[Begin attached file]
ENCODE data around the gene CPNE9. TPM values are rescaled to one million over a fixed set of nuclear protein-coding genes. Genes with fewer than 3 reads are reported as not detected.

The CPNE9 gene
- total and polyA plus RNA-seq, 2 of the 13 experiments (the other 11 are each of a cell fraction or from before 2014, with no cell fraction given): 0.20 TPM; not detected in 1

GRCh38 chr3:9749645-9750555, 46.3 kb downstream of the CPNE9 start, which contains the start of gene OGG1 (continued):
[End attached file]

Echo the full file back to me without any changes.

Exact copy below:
ENCODE data around the gene CPNE9. TPM values are rescaled to one million over a fixed set of nuclear protein-coding genes. Genes with fewer than 3 reads are reported as not detected.

The CPNE9 gene
- total and polyA plus RNA-seq, 2 of the 13 experiments (the other 11 are each of a cell fraction or from before 2014, with no cell fraction given): 0.20 TPM; not detected in 1

GRCh38 chr3:9749645-9750555, 46.3 kb downstream of the CPNE9 start, which contains the start of gene OGG1 (continued):